• 30 Pro teams supply
  • 50 Male Div 1 use
  • 14 High School
  • 75 High School informed from who?
  • Proven Strength Anaerobic effects
  • GI Cramping side effects
  • No effect on kidney function
  • For Triathletes not very beneficial
  • NOT BANNED by IOC, UCI, WADA, USAC

36
HMB ß-hydroxy-ß-methylbutyrate
  • Metabolite of Leucine
  • Found in catfish, citrus fruit, breast milk
  • Believed to preserve LBM during fat loss
  • Anti-catabolic
  • 1998 Sales 50-60 Million Dollars

37
Proven Recovery Effects
  • (Nissen et al., 1997) - Exercise induced muscle
    damage after heavy resistance training
  • 1.5g/day or 3.0g/day - decreased protein
    breakdown
  • Increased muscle recovery
  • (Knitter et al., 2000) - 3g/day HMB for 6 weeks
  • 20K run - monitored LDH, CPK levels
  • Statistically significant - LDH CPK levels post
    exercise in HMB group

38
Proven Performance Effects
  • Meta-analysis (Nissen et al., 2003) of 9 studies
  • 0.28 increase LBM per week (6-8 weeks)
  • 1.40 increase in 1RM strength per week
  • (Nissen et al., 1996) - 1.5g/day and 3.0g/day for
    6 weeks, increased strength
  • (Kreider, 1999) - 3g/day for 8 weeks
  • Increases in LBM, decreases fat mass
  • Increases in upper and lower body 1RM strength
  • (Lamboley, 2007 - Int J Sport Nutr Exerc Metab) -
    Aerobic training 3/wk x 5 wks (3g/day) - Inc
    VO2Max 13.4 vs. 8.4 placebo, no change in body
    comp
  • (Watson, 2009 - J Str Cond Res) - no side effects
  • 3 g/day - small increases in 1RM, small decrease
    in fat mass, small increase in muscle mass

The Blond Bomber - Dave Draper
39
Adverse Effects
  • No reported side effects from any studies
  • (Juhn, 2003) - Using HMB for 8 weeks
  • No change renal fx, LFTs, Lipid panel
  • (Crowe et al., 2003) - Using HMB for 6 wks
  • No change in serum Test, BUN, Cr, Chol, TGs

40
Summary of HMB
  • Not Banned
  • Safe at the present
  • Increases maximal strength
  • Maintains LBM, Decreases fat mass
  • Cost - 40 for 200 pills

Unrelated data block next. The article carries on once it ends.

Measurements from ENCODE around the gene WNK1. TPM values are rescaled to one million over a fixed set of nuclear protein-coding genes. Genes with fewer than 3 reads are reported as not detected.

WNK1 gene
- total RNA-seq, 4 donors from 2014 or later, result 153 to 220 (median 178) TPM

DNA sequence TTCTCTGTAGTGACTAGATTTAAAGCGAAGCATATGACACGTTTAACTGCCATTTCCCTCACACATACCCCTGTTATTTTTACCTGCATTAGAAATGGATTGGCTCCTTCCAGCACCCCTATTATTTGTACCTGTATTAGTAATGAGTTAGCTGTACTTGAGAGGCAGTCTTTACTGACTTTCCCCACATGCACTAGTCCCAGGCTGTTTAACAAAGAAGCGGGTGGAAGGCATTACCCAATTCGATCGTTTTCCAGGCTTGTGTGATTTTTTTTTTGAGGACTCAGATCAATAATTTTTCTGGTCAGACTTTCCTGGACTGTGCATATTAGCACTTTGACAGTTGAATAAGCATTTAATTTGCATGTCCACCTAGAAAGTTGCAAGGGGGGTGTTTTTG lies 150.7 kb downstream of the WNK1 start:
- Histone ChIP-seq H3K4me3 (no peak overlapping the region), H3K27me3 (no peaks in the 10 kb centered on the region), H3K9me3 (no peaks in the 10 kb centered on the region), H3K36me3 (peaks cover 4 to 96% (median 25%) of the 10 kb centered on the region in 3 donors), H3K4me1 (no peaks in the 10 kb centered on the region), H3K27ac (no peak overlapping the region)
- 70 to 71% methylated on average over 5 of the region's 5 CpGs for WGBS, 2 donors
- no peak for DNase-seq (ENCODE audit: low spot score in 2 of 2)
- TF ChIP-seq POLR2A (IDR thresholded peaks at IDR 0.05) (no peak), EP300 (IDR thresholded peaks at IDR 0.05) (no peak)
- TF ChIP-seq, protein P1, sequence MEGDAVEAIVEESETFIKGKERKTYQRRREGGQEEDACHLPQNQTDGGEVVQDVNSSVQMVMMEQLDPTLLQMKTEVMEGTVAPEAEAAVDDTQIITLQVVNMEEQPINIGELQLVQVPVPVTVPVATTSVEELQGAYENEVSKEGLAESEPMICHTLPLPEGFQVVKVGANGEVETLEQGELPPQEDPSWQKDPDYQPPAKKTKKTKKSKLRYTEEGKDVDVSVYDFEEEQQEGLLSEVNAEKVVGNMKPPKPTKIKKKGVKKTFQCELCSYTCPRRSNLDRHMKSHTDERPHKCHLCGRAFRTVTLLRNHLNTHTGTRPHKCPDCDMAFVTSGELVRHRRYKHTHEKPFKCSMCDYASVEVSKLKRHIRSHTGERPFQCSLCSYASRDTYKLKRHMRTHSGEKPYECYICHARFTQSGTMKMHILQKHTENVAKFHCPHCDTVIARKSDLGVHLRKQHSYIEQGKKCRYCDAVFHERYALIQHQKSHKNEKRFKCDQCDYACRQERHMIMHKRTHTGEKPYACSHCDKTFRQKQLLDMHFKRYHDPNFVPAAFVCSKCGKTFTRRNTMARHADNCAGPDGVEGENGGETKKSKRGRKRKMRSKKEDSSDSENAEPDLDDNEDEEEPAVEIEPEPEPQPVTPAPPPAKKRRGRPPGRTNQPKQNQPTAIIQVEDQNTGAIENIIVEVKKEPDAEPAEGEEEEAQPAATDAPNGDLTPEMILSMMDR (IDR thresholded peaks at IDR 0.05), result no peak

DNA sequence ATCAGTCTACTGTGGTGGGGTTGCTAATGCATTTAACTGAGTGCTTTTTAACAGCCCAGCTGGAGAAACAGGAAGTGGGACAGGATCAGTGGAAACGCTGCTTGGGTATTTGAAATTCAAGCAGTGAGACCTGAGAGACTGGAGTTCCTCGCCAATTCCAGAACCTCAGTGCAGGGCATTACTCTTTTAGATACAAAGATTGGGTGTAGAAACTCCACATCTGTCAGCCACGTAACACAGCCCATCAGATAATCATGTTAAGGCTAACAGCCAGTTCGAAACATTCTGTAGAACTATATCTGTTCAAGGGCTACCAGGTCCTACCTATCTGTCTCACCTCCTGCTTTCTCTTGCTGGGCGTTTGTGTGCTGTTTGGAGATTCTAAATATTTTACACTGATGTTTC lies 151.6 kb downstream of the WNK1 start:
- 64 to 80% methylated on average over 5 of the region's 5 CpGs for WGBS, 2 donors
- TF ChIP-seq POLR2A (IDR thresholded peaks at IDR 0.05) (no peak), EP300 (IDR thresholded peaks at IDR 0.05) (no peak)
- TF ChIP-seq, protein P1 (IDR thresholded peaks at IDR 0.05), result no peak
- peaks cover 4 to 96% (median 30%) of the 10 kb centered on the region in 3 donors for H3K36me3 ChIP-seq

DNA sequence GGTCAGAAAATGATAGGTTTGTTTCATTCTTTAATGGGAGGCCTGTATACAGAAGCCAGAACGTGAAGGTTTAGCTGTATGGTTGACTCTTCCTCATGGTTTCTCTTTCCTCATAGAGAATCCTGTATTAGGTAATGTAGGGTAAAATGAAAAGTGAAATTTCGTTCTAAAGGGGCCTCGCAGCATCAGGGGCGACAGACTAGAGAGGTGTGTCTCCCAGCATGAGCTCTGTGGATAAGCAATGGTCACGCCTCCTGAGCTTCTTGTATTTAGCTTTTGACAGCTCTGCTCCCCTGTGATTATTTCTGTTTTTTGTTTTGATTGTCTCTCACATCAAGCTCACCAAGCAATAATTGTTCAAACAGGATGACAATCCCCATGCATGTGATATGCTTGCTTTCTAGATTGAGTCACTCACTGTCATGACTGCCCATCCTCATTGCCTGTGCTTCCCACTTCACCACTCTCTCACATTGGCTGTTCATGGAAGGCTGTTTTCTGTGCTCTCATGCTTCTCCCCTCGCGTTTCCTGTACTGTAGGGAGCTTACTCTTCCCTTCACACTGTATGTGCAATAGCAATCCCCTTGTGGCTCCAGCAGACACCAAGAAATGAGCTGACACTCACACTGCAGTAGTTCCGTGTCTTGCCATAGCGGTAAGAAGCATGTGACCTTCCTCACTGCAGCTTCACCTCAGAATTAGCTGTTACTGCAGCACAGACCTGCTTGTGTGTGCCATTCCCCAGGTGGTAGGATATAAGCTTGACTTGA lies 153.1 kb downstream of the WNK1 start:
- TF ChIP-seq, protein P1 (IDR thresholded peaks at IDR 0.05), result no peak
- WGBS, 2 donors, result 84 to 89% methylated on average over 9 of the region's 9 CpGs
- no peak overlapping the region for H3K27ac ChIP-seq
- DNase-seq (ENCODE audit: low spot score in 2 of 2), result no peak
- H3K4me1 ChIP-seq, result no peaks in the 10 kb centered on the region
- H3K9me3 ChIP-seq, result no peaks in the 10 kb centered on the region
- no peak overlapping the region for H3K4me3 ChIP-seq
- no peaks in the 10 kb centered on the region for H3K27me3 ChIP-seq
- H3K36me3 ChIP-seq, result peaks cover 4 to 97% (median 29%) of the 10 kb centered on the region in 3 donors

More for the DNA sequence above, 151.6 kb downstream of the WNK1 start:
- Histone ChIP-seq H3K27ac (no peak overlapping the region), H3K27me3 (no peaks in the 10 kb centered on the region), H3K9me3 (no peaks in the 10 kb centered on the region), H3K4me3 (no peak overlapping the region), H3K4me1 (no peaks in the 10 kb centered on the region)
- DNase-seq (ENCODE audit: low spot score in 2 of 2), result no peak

• 4 pills 1 gram HMB
  • Servings 4 pills x 3 times/day 12 pills daily
  • 17 day supply
  • 80 per month

41
Caffeine
  • 1 Drug used in the world
  • 82-92 adults use daily
  • Methylated xanthine alkaloid derivative
  • 1,3,7-trimethylxanthine
  • Metabolized in liver p450
  • 3 Main metabolites
  • Theobromine, theophylline,
  • Paraxanthine most potent

42
Caffeine - Mechanism of Action
  • Structure is similar to adenosine
  • Binds to adenosine cell membrane receptors
  • Found everywhere
  • Stimulates CNS, increases release of Epinephrine
  • Increases HR, MR, resp center output decreases
    perceptions of pain, fatigue
  • One main effect on performance is by increasing
    fat oxidation - which spares muscle glycogen

43
Caffeine - Proven Effects
  • Effects have been studied for 100 years
  • Most studies 2-9mg/kg per day (250-750mg)
  • (Costill et al., 1978) - 300mg, cycle at 80 VO2
    Max until exhaustion
  • 90.2 minutes vs. 75.5 minutes
  • Increase max power in cyclists from 904 Watts to
    964 Watts (also vs. placebo)
  • Decrease race times from marathons to short
    sprints lasting less than 90 seconds (Graham,
    2001)
  • Studies in all three components of triathlon
    supporting this

44
Caffeine - Adverse Effects
  • Anxiety, heart palpitations, trembling, and
    facial flushing
  • Dose related
  • Lethal half-dose of caffeine is 150-200mg/kg
    bodyweight about 100cups
  • Tolerance to caffeine appears after 4-5 days
  • Only takes 3 days of use to develop dependency
    and withdrawal symptoms after stopping
  • Mood shifts, headaches, tremors, fatigue - 12h
    to 7d

45
Caffeine - Summary
  • Banned 1962 IOC
  • Removed 1972
  • Urine 12mcg/ml 9mg/kg
  • 6-7 cups 700-800mg
  • Proven effects on performance
  • Because of side effects at higher doses -
    3-6mg/kg better
  • Because of tolerance withdrawal - better to not
    take daily, but prior to specific competitions
  • Definite benefits for triathletes
  • 2005 IOC Removed completely from banned list
  • UCI, WADA

46
Beta Alanine
  • ß-alanine is amino acid
  • Carnosine (ß-alanyl-L-histidine)
  • Enzyme carnosine synthetase
  • Frequent sprints
  • Animal protein
  • Supplementation can increase beta-alanine by 80
  • Chemical buffer in myocytes
  • Delays fatigue

47
Beta Alanine - Ergogenic Effects
  • Most research past 3 years
  • 2006 study by Hoffman in Nutr Research
  • College football players
  • 30 days of 4.5g/day vs. placebo
  • 60 sec anaer power test
  • 3 - 200 yd shuttle run
  • 2007 study by Derave in J Appl Physiol
  • 4.8g/day vs. placebo
  • 400M sprints
  • Knee extensions - 5 x 30 reps